Archive for December 1968

Monterey Pop

December 26, 1968

What is it about ’60s milestone films that end up eliciting a “guess you had to be there” response from the newcomer years later? You can know how significant and influential a film was, but if it doesn’t grab you, it doesn’t grab you. That’s that. D.A. Pennebaker’s Monterey Pop has been called the first rock-concert movie, and indeed the Monterey Pop Festival, which kicked off 1967’s famous “summer of love,” has been described as the first real rock festival. It introduced or mainstreamed a lot of titanic acts. And hours of footage that didn’t make it into the 79-minute theatrical print were later unearthed on the Criterion box set. But we are discussing the film and what it offers. And to these eyes it plays today like a dry run for 1970’s Woodstock and Gimme Shelter, without the epic scope of the former or the Dionysian drama of the latter.

Pennebaker’s cameramen (there were seven) zoom very close in, very tight. As a result, the often animated performers, especially Janis Joplin, bob and weave in and out of the frame, and you get to see more of Janis’ bad skin than you ever wanted to. Joplin weighs in with a typically volcanic performance (on “Ball and Chain”), and occasionally Pennebaker figures out what shots to use; I was charmed by a close-up of Joplin’s feet moving excitedly to the beat. She was already heavily into the drug abuse that would kill her three short years later, but she looks unspoiled here, uncomplicatedly happy. The film caught her and her band before their first album even hit stores; it was a kind of coming-out party for her, and Cass Elliot of the Mamas and the Papas is seen in the audience looking bowled over by Joplin’s passion.

The other big draw is Jimi Hendrix, doing his now-iconic barbecued-guitar bit. What song does he perform, though? Not “Foxy Lady,” not “Purple Haze,” not “Hey Joe” or “The Wind Cries Mary” — all of which he played at Monterey. No, the song Hendrix plays in the film is a cover of “Wild Thing.” Yes, this was the song that led into the famous guitar-torching, but couldn’t Pennebaker have fudged a little bit? Who wants to hear Jimi do a cover, however experimental and accomplished, of a Troggs tune? (Yes, the song originated with the Wild Ones. The point remains.)

We have the Who doing a perfunctory “My Generation” (with Pete Townshend wrecking his guitar as if it were expected of him), Simon and Garfunkel almost washed out by red lighting on “The 59th Street Bridge Song (Feelin’ Groovy),” and Eric Burdon and the Animals sounding bored covering the Stones’ “Paint It Black.” One can’t help thinking there were better performances by these bands that Pennebaker didn’t include. And yet … and yet … he gives a sizable, and by “sizable” I mean “fucking endless,” amount of time to Ravi Shankar’s sitar noodling, which might have appealed to stoned audience members but, to a stone-straight viewer today, will feel as if it goes on for eight, maybe nine years. You could leave the room, take a leisurely dump, come back and Shankar would still be up there wanking away. Pennebaker had time for this and not more Who or Jimi?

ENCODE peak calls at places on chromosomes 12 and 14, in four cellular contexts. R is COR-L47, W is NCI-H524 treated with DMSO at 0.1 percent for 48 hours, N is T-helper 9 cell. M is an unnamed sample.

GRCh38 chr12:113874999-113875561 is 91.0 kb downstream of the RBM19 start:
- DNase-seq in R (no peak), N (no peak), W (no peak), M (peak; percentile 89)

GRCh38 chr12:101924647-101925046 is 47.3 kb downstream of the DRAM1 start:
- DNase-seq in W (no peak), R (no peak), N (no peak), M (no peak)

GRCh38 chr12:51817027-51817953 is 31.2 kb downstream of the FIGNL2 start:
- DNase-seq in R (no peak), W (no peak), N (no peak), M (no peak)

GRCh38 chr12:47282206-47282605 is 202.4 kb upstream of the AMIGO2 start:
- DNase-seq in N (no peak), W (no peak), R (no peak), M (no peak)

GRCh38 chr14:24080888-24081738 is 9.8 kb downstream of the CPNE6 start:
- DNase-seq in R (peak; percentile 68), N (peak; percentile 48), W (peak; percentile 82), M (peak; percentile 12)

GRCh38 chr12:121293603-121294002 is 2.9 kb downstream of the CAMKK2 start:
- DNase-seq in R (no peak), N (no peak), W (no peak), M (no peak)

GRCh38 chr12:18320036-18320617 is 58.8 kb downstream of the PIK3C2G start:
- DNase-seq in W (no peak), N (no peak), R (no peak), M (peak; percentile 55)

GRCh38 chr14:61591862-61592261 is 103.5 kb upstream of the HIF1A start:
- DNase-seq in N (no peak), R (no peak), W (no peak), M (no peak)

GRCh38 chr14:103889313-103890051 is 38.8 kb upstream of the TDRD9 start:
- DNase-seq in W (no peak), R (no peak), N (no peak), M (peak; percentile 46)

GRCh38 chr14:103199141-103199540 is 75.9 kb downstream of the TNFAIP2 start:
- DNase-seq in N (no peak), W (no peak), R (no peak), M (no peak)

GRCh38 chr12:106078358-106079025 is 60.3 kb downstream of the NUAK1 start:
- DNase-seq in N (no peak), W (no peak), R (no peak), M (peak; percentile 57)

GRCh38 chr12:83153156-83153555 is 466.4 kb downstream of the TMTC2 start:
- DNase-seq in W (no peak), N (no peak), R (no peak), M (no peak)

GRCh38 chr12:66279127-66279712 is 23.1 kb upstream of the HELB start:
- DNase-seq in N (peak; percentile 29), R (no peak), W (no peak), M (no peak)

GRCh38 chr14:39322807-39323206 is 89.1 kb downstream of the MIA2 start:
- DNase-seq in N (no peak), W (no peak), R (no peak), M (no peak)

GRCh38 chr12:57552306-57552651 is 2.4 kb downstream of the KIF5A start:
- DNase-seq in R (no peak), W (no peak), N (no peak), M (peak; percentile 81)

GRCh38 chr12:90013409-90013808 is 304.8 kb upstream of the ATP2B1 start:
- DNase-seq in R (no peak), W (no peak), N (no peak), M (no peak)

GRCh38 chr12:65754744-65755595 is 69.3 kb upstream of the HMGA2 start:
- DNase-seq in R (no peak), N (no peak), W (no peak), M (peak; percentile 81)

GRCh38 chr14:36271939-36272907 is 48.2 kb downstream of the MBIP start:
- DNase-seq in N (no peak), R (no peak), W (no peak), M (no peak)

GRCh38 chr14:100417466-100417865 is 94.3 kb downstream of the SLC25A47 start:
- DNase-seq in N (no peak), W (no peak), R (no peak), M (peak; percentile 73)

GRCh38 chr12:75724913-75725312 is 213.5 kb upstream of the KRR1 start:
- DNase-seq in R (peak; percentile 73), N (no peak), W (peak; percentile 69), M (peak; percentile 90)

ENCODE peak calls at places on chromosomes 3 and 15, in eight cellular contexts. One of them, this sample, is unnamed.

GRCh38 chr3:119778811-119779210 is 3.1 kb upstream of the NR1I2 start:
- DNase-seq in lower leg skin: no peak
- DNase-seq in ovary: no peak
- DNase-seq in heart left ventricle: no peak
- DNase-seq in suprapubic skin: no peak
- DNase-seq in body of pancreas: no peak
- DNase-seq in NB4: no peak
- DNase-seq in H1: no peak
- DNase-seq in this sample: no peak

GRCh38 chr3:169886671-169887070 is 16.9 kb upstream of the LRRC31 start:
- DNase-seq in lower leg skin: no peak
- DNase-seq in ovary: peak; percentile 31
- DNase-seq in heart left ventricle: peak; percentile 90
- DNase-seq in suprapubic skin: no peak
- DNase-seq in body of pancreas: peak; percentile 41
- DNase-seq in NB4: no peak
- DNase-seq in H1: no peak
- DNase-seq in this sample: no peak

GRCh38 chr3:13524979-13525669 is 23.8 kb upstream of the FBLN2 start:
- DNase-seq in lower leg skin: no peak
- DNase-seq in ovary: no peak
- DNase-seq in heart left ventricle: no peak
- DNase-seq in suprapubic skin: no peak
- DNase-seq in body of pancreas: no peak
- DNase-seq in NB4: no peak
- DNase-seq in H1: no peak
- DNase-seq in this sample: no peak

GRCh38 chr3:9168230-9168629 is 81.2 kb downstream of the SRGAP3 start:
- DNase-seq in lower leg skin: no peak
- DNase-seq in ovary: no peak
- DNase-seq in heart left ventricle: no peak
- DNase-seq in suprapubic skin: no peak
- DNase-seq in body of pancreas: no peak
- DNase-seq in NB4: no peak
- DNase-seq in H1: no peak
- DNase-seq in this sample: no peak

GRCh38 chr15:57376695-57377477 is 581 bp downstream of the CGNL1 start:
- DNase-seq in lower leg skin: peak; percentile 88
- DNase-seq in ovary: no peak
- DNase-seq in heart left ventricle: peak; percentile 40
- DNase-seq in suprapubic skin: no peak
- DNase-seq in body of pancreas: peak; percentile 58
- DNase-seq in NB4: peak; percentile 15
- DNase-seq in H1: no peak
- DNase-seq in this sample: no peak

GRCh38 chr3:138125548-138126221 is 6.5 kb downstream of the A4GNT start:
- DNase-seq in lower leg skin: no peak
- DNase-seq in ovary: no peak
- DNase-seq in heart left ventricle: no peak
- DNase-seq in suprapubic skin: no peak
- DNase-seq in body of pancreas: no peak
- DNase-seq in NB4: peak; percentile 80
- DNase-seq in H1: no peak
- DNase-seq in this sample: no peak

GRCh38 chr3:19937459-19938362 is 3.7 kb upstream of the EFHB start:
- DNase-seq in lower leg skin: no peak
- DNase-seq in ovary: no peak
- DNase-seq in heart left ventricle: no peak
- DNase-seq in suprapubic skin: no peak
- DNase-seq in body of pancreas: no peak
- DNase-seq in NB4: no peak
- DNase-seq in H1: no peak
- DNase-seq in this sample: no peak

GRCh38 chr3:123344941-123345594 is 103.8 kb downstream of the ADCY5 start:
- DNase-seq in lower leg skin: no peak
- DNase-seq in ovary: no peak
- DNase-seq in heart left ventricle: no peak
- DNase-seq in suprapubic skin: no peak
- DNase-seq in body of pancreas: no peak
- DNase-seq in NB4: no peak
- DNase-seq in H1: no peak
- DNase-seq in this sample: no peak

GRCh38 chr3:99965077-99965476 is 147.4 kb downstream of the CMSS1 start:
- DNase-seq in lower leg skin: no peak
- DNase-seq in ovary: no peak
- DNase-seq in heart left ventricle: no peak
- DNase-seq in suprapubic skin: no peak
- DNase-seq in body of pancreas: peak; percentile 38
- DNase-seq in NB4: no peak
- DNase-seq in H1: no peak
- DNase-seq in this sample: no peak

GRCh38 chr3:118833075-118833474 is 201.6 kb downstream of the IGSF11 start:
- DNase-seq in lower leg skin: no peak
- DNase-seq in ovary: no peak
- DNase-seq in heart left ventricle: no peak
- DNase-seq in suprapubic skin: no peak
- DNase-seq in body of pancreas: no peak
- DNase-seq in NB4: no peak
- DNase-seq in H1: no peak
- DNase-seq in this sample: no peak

The black performers come off best. Hugh Masekela does something primal, harsh and angular with his “Bajabula Bonke (The Healing Song),” and Otis Redding comes on for two ecstatic numbers (the second is nearly ruined by a light shining tiresomely right into the camera, pretentiously turning Redding into abstract art). The audience seems primarily white and young, and Pennebaker focuses on a lot of sexy painted faces in the crowd, all of whom would be in their sixties today. What we don’t get is the sense of community that the much larger crowd and expansive three-hour length of Woodstock offered to viewers. There are some heavy hitters here, many making their major American stage debuts. Monterey Pop is therefore invaluable as a musical document. Too bad the events weren’t documented by a true artist — like Bert Stern, Michael Wadleigh, Scorsese or Demme — but by a point-and-shoot man who himself said he made “semimusical reality things.”


December 19, 1968

It probably helps to have had the English boarding-school experience, but anyone who was a disaffected teenager can relate to this still-controversial (it looks fairly eerie post-Columbine), never less than fascinating satire. Malcolm McDowell is Mick Travis (a character he would reprise in director Lindsay Anderson’s O Lucky Man! and Britannia Hospital), who tries to keep his individuality as a student at the oppressive College House. The “whips” (upperclassmen who discipline the students) loathe him and make an example of him and his friends (Richard Warwick and David Wood).

Anderson dabbles in surrealism throughout, at one point staging a bizarre snarling match between Mick and a waitress (Christine Noonan) that turns into a sex fantasy whose nudity won the movie an X rating (it was later trimmed to get an R). Adding to the strangeness is the apparently random switches between color and black-and-white, reportedly out of financial necessity. This preceded by a full two decades the similarly-themed Dead Poets Society, which looks ridiculously tame in comparison; of course, there’s no warm Robin Williams figure among the teachers here, and the kids are alienated to the point of homicide. Considering its fiery climax, this might’ve been listed among the “dangerous” videos that supposedly inspired the Columbine massacre if it were better-known in America. Often funny, often sobering, with top-notch cinematography by Miroslav Ondricek. Stephen Frears and future Oscar-winning cinematographer Chris Menges worked on the crew.